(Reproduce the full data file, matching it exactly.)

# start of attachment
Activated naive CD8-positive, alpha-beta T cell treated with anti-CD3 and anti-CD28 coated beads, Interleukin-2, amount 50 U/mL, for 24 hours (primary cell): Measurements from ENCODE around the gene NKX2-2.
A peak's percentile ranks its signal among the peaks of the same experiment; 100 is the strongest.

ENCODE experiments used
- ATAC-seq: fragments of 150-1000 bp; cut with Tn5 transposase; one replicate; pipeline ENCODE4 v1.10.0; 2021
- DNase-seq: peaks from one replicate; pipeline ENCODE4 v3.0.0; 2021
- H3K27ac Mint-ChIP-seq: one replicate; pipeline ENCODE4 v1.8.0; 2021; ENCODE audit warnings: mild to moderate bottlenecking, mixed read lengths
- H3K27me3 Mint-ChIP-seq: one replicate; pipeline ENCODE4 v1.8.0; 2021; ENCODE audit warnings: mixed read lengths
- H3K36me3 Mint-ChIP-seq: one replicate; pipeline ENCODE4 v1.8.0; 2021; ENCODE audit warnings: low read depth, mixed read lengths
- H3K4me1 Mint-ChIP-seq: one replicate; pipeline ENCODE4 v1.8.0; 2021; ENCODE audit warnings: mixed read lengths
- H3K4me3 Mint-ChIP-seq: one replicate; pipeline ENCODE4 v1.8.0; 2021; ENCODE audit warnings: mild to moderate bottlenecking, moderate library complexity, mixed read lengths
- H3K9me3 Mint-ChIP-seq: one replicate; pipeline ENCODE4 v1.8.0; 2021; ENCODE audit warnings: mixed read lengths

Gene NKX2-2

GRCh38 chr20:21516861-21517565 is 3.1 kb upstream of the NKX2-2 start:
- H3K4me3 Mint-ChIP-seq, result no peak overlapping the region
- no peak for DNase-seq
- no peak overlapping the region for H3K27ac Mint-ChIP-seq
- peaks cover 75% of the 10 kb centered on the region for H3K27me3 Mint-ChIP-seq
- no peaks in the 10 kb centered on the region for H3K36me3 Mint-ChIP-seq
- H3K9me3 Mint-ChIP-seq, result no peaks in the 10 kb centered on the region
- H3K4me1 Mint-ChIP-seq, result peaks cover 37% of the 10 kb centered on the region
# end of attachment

Activated naive CD8-positive, alpha-beta T cell treated with anti-CD3 and anti-CD28 coated beads, Interleukin-2, amount 50 U/mL, for 24 hours (primary cell): Measurements from ENCODE around the gene NKX2-2.
A peak's percentile ranks its signal among the peaks of the same experiment; 100 is the strongest.

ENCODE experiments used
- ATAC-seq: fragments of 150-1000 bp; cut with Tn5 transposase; one replicate; pipeline ENCODE4 v1.10.0; 2021
- DNase-seq: peaks from one replicate; pipeline ENCODE4 v3.0.0; 2021
- H3K27ac Mint-ChIP-seq: one replicate; pipeline ENCODE4 v1.8.0; 2021; ENCODE audit warnings: mild to moderate bottlenecking, mixed read lengths
- H3K27me3 Mint-ChIP-seq: one replicate; pipeline ENCODE4 v1.8.0; 2021; ENCODE audit warnings: mixed read lengths
- H3K36me3 Mint-ChIP-seq: one replicate; pipeline ENCODE4 v1.8.0; 2021; ENCODE audit warnings: low read depth, mixed read lengths
- H3K4me1 Mint-ChIP-seq: one replicate; pipeline ENCODE4 v1.8.0; 2021; ENCODE audit warnings: mixed read lengths
- H3K4me3 Mint-ChIP-seq: one replicate; pipeline ENCODE4 v1.8.0; 2021; ENCODE audit warnings: mild to moderate bottlenecking, moderate library complexity, mixed read lengths
- H3K9me3 Mint-ChIP-seq: one replicate; pipeline ENCODE4 v1.8.0; 2021; ENCODE audit warnings: mixed read lengths

Gene NKX2-2

GRCh38 chr20:21516861-21517565 is 3.1 kb upstream of the NKX2-2 start:
- H3K4me3 Mint-ChIP-seq, result no peak overlapping the region
- no peak for DNase-seq
- no peak overlapping the region for H3K27ac Mint-ChIP-seq
- peaks cover 75% of the 10 kb centered on the region for H3K27me3 Mint-ChIP-seq
- no peaks in the 10 kb centered on the region for H3K36me3 Mint-ChIP-seq
- H3K9me3 Mint-ChIP-seq, result no peaks in the 10 kb centered on the region
- H3K4me1 Mint-ChIP-seq, result peaks cover 37% of the 10 kb centered on the region